February 2016 marked the 10-year-anniversary of the passing of J Dilla as well as the release of one of his most impressive works “Donuts.” In the 10 years since his death, Dilla’s importance to hip-hop has become more and more celebrated. On April 15, Nas and his label Mass Appeal released his formerly shelved MCA vocal album now titled “The Diary.” On that same night, I saw Slum Village, Black Milk, Guilty Simpson and Phat Kat celebrate the life of James Dewitt Yancey in Chicago.

The Kings Court Tour is billed as a J Dilla tribute tour, remembering one of Detroit’s most important musical exports 10 years after his death. Many fans in attendance at the show in Chicago’s South Side Neighborhood, Hyde Park, were sporting gear with Dilla’s name on it and most of the music played in between sets was laced by the man himself. Jay Dee’s presence was felt throughout the night, to a point where the performing acts were overshadowed by it (albeit intentionally).

Watching Slum Village in 2016 is very bizarre. The now two-man crew ran through classics off of “Fantastic Vol. 2” with only one of its original members still alive (R.I.P. Baatin). Founding member T3 and Young RJ carry on the legacy and aesthetic of the original Slum Village, but something about it still feels off. It’s like watching Journey without Steve Perry or D-12 without Proof and Eminem. They still perform the songs we love, but it almost feels like a tribute band rather than the actual group performing their songs. Young RJ has been contributing production to Slum Village records since 2002 but was only recently made an official member. Their new records aren’t classics but are solid. T3, the only Slum member to appear on all of the group’s albums, has done a great job keeping the group’s sound and vibe consistent when the roster hasn’t been.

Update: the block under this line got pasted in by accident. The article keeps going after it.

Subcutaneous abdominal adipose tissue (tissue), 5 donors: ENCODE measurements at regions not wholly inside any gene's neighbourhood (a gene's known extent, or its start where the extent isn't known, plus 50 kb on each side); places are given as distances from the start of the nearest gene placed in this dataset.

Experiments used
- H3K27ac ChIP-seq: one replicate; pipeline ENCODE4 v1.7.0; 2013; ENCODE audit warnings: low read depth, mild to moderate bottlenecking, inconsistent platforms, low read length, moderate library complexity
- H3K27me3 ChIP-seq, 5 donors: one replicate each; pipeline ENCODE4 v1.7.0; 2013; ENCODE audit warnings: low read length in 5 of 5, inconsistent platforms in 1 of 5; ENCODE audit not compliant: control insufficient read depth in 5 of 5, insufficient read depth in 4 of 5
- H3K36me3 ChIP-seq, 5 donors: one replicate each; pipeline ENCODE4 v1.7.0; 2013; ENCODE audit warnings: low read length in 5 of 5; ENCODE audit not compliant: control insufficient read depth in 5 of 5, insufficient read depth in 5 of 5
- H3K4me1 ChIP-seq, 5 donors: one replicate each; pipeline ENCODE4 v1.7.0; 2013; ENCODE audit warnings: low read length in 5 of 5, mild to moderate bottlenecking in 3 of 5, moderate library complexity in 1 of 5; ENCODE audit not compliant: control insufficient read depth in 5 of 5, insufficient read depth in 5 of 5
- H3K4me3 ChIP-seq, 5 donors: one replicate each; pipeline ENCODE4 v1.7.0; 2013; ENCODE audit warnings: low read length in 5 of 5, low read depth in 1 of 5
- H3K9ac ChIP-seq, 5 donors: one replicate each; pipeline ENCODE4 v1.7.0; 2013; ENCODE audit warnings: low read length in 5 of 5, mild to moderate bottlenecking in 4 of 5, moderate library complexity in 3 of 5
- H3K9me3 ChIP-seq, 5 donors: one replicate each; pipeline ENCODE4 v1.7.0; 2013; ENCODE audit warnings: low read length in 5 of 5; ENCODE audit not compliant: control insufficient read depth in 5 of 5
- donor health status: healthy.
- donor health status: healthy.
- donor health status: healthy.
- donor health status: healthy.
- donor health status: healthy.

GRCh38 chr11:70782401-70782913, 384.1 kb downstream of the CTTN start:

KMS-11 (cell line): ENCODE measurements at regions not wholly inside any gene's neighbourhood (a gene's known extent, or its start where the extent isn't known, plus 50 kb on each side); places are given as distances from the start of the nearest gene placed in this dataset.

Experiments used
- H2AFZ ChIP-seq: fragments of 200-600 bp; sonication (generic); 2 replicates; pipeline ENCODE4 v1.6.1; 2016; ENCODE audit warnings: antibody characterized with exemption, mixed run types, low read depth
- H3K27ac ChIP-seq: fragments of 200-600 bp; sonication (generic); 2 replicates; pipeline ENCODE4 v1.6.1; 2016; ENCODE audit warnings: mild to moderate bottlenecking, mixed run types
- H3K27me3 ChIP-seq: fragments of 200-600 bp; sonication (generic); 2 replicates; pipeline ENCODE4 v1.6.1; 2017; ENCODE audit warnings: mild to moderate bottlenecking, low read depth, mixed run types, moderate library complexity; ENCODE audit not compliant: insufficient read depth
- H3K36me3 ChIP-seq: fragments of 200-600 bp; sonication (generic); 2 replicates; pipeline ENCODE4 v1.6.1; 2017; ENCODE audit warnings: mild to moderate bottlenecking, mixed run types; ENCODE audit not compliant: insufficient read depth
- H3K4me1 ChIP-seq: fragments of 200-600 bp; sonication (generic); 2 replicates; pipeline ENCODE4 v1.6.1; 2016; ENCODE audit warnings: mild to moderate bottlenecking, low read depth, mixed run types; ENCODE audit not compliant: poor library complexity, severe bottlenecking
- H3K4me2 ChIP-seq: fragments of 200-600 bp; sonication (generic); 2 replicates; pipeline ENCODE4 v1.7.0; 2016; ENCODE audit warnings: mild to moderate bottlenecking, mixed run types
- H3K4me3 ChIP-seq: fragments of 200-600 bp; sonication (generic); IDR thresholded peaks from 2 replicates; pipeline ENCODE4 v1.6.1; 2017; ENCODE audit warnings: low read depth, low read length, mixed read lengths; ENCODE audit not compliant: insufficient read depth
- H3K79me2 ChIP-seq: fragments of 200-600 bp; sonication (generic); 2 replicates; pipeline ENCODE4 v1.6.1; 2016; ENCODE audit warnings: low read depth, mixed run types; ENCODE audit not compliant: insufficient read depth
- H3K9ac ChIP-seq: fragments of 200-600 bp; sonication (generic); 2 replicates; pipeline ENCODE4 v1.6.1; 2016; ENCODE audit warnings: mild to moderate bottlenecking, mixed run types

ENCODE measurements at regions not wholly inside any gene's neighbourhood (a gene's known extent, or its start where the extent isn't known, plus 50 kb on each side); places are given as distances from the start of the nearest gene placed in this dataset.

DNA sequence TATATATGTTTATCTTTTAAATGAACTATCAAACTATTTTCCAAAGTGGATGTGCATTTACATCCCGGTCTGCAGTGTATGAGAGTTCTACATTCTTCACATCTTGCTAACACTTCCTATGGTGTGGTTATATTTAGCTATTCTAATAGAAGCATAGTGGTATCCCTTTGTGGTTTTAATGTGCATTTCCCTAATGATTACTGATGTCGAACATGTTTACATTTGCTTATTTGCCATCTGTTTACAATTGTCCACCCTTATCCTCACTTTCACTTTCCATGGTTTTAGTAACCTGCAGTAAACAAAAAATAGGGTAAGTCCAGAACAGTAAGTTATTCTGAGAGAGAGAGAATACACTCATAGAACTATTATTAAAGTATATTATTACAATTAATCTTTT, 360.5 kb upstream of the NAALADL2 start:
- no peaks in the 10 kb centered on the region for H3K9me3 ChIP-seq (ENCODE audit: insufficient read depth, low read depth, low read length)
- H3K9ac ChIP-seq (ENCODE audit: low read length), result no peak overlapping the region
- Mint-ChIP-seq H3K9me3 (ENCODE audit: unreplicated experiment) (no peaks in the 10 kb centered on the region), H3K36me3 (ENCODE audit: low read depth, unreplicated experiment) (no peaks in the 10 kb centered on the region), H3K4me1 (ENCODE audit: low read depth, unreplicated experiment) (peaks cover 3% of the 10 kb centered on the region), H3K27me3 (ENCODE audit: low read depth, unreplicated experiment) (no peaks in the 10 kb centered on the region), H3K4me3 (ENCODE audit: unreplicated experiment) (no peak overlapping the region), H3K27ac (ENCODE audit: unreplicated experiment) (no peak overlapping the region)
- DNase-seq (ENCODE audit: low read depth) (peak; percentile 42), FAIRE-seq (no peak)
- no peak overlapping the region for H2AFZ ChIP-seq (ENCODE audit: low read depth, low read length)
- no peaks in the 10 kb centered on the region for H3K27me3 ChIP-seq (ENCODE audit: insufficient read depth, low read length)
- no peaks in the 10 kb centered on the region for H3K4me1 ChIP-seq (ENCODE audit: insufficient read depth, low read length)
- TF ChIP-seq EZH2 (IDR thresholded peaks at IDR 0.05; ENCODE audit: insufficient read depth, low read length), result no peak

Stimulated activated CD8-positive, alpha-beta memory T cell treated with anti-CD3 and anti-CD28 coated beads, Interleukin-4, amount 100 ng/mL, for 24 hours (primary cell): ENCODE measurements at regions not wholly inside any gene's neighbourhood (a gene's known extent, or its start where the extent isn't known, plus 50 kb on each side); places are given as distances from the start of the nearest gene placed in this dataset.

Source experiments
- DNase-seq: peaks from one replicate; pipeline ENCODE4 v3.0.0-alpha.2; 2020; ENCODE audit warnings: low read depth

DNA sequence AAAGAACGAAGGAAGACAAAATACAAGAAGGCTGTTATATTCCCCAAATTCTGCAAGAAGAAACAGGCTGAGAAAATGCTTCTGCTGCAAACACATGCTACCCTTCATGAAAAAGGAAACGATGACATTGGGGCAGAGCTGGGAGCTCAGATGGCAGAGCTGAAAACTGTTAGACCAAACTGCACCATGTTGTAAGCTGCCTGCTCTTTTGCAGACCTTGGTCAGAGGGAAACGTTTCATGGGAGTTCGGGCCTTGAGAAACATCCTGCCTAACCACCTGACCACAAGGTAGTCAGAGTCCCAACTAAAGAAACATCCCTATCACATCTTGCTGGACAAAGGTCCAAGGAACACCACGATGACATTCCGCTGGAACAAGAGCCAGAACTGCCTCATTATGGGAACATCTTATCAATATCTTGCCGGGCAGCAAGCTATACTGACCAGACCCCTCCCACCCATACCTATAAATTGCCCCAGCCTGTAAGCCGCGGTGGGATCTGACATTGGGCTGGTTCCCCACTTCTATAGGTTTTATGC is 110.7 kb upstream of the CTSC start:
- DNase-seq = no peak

All the hoopla and controversy surrounding Slum Village no longer mattered as soon as the opening chords of “Untitled” echoed throughout Chicago’s Promontory on Friday night. T3 and RJ brought the same energy as the record’s original performers. SV ran through most of their classics while also mixing in some newer tracks, and they consistently kept Jay Dee’s presence in the forefront. I wasn’t sure what to expect coming into the show, but I left the performance feeling like I had just saw legends.

Phat Kat, Guilty Simpson and Black Milk all put on great shows as well. Phat Kat and Guilty drew several Dilla-produced cuts from their extensive catalogs and proved why they’re among Detroit’s most respected emcees. Black Milk, who has become one of my favorite artists over the past few years, disappointingly only did a DJ set. He had great energy and all of the beats he played (including some tracks he claims he never plays for people) were banging, but I was hoping for a full set. He did perform a few verses, but after seeing him perform with his band, Nat Turner, a few times over the past couple years, it was a little underwhelming.